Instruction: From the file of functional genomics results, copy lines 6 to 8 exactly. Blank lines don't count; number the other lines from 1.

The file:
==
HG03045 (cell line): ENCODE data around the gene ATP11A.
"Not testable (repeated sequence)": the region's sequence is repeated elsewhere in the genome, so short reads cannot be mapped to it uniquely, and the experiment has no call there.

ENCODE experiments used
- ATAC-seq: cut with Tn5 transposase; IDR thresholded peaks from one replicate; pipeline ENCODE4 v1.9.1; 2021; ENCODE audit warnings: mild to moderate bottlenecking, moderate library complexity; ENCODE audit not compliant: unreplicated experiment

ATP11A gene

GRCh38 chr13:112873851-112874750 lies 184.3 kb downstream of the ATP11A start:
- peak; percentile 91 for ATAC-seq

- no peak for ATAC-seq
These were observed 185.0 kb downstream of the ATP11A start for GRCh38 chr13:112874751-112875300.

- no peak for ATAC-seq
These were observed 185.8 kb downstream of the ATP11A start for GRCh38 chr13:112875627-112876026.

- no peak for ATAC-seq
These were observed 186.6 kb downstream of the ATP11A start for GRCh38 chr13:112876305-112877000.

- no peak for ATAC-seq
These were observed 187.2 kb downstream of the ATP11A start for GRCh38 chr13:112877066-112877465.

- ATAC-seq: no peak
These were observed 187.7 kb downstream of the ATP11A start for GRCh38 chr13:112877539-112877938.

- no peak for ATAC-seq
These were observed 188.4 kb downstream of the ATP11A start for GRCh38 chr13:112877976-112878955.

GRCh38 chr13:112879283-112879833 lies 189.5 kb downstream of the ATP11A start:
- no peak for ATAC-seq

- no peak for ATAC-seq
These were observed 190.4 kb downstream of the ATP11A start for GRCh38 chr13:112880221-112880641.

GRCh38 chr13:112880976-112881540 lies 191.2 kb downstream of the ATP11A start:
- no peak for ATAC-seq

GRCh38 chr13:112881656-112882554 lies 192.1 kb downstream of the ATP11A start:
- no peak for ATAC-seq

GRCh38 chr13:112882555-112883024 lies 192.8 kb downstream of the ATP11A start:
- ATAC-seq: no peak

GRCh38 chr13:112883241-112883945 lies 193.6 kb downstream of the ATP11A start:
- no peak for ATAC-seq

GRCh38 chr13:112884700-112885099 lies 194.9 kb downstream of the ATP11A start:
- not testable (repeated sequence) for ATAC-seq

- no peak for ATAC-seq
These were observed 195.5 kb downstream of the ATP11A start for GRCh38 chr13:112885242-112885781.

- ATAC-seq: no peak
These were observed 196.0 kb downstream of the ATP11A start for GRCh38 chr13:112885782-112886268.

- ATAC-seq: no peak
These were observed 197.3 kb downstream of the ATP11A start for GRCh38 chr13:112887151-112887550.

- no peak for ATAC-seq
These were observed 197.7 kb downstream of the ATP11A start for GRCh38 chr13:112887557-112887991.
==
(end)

GRCh38 chr13:112873851-112874750 lies 184.3 kb downstream of the ATP11A start:
- peak; percentile 91 for ATAC-seq

- no peak for ATAC-seq